BBC Bitesize is an excellent free resource with great activities and video clips on a range of topics, including Prehistoric Britain; Roman Britain; Ancient Greece; Indus Valley; Roman Empire; Shang Dynasty; Ancient Egypt; Understanding evidence. Click on the pictures below to go to each site.
Part of the University of Cambridge School Classics Project, this website provides free, accessible and engaging materials for teaching Ancient Greece at KS2. The stories for each week are linked by a common theme and provide the introduction to a history topic. Resources include a ‘How to use these materials’ section with information about learning objectives and teaching approaches
Minimus is a unique Latin course for younger children. It's based on a real family who lived at Vindolanda in 100AD: Flavius, the fort commander, his wife Lepidina, their three children, assorted household slaves, their cat Vibrissa - and Minimus the mouse!
Follow these links to access the FREE Minimus workbook, a selection of Audio-Myths, Schemes of Work and other General Resources.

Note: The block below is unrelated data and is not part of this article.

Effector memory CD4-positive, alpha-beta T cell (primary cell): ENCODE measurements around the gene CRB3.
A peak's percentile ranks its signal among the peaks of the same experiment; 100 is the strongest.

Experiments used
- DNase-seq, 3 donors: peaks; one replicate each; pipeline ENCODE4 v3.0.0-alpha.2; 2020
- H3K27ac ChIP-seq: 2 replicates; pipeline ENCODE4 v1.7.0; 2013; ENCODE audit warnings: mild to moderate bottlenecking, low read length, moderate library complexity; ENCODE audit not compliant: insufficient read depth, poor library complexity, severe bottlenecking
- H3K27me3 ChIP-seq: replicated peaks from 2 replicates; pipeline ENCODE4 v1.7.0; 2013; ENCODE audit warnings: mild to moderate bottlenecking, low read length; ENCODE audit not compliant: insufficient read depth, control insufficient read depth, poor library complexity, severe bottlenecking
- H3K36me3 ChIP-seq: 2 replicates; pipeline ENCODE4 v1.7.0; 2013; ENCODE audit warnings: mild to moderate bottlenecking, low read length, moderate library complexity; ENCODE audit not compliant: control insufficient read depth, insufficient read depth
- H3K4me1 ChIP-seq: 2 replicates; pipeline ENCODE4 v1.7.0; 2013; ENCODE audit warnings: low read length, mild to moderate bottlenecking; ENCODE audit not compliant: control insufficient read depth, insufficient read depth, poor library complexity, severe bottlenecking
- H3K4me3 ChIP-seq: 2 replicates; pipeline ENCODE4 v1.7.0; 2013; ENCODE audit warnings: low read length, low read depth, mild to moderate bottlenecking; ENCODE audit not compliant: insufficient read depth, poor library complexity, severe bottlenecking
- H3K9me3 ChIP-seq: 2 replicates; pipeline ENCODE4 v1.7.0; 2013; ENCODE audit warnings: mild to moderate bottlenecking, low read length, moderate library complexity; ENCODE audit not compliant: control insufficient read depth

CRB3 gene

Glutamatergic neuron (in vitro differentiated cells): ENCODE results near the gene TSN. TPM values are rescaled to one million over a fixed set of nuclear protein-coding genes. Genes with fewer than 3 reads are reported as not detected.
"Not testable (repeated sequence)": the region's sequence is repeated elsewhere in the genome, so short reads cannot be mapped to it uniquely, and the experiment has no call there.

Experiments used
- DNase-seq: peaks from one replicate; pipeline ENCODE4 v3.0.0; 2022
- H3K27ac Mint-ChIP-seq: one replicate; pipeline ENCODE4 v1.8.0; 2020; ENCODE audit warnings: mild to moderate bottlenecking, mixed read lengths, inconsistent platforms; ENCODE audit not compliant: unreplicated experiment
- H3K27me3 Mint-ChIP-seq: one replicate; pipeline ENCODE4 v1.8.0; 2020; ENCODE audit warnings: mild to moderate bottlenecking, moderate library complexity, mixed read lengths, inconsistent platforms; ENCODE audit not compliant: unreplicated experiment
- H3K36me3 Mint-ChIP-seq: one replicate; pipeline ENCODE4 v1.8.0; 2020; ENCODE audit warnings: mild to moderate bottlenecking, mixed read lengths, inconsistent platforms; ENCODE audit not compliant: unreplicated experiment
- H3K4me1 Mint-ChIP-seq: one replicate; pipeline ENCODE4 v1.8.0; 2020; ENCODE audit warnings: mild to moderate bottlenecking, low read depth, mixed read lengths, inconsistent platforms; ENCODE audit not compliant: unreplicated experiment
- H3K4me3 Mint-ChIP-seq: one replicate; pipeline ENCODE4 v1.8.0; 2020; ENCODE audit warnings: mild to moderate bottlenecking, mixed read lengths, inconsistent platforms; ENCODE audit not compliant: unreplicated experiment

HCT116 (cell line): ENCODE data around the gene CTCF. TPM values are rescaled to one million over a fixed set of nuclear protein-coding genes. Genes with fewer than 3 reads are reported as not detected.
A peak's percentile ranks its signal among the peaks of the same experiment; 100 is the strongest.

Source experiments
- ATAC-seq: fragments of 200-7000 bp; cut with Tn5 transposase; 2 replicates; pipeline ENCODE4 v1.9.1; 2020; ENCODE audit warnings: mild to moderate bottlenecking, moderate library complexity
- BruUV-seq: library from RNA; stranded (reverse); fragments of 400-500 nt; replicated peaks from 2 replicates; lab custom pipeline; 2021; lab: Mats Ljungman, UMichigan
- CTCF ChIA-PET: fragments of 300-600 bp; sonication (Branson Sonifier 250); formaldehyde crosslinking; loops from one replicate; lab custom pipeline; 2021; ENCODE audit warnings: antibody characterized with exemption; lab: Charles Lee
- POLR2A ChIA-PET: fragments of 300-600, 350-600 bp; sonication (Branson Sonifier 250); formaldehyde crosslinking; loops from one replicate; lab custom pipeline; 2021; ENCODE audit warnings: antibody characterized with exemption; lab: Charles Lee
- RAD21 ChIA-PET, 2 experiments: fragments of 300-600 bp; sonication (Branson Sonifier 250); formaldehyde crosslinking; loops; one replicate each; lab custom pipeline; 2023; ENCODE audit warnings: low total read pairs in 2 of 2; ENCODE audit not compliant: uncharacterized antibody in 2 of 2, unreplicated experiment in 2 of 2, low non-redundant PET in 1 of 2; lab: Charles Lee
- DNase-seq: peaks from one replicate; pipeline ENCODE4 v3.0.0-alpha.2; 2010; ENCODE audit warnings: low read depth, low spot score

The Primary Latin Project is a charity which promotes the teaching and learning of ancient languages in primary schools. They can provide training for teachers and help with resources to run the Minimus Programme in your school.
Online resources include free Minimus workbooks, schemes of work and other resources; audiomyths; and Minimus schemes of work
Hands Up’s Primary Latin course is a free online introduction to the ancient world through the exploration of life in Herculaneum. Learning is supported with archaeological evidence, audio files and worksheets. Hands Up Education is a not for profit organisation and international community of practice, creating and sharing high quality teaching resources. The core focus of our work is on Latin and Classics for a modern curriculum.
Crews Project - Writing in the Ancient World. This is a collection of free teaching materials on Writing in the Ancient World, which includes teaching packs on five writing systems, cartoons and ideas for play sessions. They were designed with age 8-11 children in mind (i.e. roughly KS2).